The Church of Mar Behnam and Mart Sarah was charred black and its bell tower was demolished. “But we never stopped imagining how beautiful our church would be, once fixed,” Fr. Jahola said.

 

À Qaraqosh, l’évêque Mgr Petros Moiche a consacré le nouvel autel de l’église Mar Behnam et Sarah. Elle avait été incendiée par les djihadistes. Une impressionnante rénovation a été menée, signe de la victoire de la vie sur la destruction. #15aout #Irak pic.twitter.com/wgYfrY1jM2

— Fraternité en Irak (@FraterniteIrak) August 15, 2019  

Christmas Mass was celebrated in the church in Dec. 2018 during the church's reconstruction. The bell tower was rebuilt in 2019.

“We started the reconstruction project even before the liberation of the city, in the Nineveh Plains, when we were refugees,” he said. “We have worked to rebuild houses and communities as believers, because this is the sense of belonging both to a parish and to a community.”

ISIS was driven from Mosul in 2017, and the last remaining town of the original caliphate in Syria fell earlier this year. However many Christians who fled the ISIS onslaught in 2014 have not returned to their homes in Mosul and the Nineveh region.

Although the territorial ISIS caliphate is gone, security threats to Christians and Yazidis in the region remain. There are up to 15,000 ISIS fighters estimated to have remained in Iraq, according to the U.S. Commission on International Religious Freedom (USCIRF).

Christianity has been present in the Nineveh plain in Iraq – between Mosul and Iraqi Kurdistan – since the first century.

“What we have learned from the Gospel, from the Lord, is to be instruments of peace, and also to live peace,” Fr. Jahola said.

“We try in every way to realize it here, where the majority is Muslim, where there is still someone who still bears hatred. We truly believe in this, in forgiveness and in leaving the past behind to continue towards the future,” he said.

#23: Mythical Multitasking

Are you a savvy multitasker? Can you watch TV, answer emails and feed the baby at the same time?! Tune in to learn the different levels of multitasking and how it plays a role in our lives.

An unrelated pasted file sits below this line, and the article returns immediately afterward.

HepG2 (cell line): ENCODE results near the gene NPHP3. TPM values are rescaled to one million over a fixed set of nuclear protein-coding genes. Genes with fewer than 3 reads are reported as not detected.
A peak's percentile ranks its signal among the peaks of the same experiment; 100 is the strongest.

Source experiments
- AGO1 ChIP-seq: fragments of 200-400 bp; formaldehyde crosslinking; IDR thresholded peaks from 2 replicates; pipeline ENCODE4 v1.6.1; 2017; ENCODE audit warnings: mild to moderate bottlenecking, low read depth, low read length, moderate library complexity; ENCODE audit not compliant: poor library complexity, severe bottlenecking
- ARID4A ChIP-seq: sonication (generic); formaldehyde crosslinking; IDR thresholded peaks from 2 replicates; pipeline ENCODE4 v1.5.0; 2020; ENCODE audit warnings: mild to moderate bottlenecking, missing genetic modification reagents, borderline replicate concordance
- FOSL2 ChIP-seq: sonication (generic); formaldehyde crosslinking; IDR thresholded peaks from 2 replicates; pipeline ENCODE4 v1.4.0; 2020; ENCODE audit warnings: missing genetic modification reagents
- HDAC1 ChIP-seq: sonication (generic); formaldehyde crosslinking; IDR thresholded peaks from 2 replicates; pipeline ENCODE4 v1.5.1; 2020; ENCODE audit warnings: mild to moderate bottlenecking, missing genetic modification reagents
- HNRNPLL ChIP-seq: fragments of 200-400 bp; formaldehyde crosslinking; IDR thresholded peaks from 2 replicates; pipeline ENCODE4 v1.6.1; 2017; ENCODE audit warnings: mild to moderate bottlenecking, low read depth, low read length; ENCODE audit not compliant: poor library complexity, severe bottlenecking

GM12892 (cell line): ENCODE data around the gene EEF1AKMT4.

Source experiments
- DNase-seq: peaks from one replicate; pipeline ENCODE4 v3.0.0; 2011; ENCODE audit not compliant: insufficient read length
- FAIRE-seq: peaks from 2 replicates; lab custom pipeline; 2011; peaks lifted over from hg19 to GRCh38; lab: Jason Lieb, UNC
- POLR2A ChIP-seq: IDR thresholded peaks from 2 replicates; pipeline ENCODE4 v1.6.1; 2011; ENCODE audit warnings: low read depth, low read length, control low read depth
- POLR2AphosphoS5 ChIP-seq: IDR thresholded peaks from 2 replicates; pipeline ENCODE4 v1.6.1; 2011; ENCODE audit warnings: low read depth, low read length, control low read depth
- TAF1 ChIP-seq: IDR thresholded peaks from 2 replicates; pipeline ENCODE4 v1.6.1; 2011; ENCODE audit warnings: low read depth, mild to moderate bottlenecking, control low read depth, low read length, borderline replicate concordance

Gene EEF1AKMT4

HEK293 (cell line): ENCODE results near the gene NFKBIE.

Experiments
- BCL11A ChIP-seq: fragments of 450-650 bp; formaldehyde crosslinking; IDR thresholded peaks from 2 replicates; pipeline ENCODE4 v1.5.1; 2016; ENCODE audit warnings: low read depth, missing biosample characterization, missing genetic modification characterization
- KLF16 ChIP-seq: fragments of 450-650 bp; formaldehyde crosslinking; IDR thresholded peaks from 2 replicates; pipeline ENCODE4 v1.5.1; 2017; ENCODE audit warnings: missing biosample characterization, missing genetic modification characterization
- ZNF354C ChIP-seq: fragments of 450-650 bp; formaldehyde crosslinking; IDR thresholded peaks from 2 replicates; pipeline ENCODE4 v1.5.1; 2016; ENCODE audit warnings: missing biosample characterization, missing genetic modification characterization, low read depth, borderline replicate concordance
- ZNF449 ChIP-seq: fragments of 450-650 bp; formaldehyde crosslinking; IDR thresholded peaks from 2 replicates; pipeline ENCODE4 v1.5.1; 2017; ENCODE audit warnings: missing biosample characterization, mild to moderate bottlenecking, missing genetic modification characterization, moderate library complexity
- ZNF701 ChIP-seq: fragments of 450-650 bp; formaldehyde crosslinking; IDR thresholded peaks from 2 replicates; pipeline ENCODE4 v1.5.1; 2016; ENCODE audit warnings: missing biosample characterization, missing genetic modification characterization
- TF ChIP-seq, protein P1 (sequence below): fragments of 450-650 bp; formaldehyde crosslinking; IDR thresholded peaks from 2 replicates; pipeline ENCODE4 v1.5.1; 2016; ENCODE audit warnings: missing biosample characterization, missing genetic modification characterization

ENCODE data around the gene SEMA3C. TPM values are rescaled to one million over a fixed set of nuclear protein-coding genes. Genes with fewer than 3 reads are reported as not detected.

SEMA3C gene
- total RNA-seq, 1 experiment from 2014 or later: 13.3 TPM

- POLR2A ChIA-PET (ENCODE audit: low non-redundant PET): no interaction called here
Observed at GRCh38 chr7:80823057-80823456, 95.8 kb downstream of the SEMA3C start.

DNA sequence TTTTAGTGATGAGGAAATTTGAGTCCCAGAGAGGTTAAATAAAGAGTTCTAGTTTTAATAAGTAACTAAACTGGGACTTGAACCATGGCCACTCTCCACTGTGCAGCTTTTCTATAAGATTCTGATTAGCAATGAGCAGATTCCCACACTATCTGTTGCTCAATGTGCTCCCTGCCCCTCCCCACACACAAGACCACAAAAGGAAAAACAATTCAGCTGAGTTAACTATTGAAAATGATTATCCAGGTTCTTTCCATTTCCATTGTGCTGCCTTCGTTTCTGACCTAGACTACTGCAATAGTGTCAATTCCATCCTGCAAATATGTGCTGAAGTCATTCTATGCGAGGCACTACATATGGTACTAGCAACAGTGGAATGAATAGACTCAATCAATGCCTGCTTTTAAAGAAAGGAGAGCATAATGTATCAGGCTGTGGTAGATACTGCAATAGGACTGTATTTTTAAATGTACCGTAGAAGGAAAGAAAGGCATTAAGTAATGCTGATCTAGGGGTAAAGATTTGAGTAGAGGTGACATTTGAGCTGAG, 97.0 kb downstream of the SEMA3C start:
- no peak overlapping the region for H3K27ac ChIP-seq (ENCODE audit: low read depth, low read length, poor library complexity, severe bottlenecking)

#22: Fact or Fiction? Part 2

Those Catholic Shrinks are hosting round 2 of their quiz show! Listen in to put your trivia skills to the test and decide what is fact and what is fiction!

A Catholic group wants to honor Ireland’s oldest grandparents

Dublin, Ireland, Aug 16, 2019 / 12:04 am (CNA).- In anticipation of the Irish National Grandparents Pilgrimage, a Catholic group has launched a search for the oldest grandparents in Ireland.

The Catholic Grandparents Association (CGA) has issued an invitation for the oldest grandparents and longest married couple to attend the 17th annual pilgrimage.

“Please help us find the longest married couple in Ireland and the oldest grandparents to come celebrate with us and be honoured at our annual national grandparents pilgrimage at the Shrine of Our Lady of Knock,” the organization said, according to Irish news.

On September 8, thousands of grandparents from all over Ireland will travel to Knock Shrine in County Mayo. The event draws over 10,000 attendees each year.

The deadline for entries into the grandparent search is August 30. According to Irish News, participants may email their submission to [email protected]

The national shrine has been a destination for pilgrims since 1879, when 15 townspeople witnessed an apparition of the Blessed Mother, St. Joseph, St. John the Evangelist, angels, and Jesus Christ - as the Lamb of God - on the south gable of the town church, which was named St. John the Evangelist. For a period of about two hours, a crowd gathered to adore the apparition and to pray the rosary. Despite the rainstorm, the ground around the gable did not get wet.

The shrine began hosting the National Grandparents Pilgrimage in 2007.

The CGA was formed two years later to manage the pilgrimage. It has a goal of providing grandparents in the country with the encouragement to support their families. Both the pilgrimage and the organization were founded by Catherine Wiley.

“This association grew out of our Grandparents Pilgrimages, where thousands of grandparents gathered in recent years, united by the same goal to do the very best we can for our children and grandchildren,” the organization says on its website.

“Grandparents’ vital contribution to the family, the Church and society was never as important as now,” it adds.

Friday of the Nineteenth Week in Ordinary Time

Reading 1 Jos 24:1-13

Joshua gathered together all the tribes of Israel at Shechem,
summoning their elders, their leaders,
their judges and their officers.
When they stood in ranks before God, Joshua addressed all the people: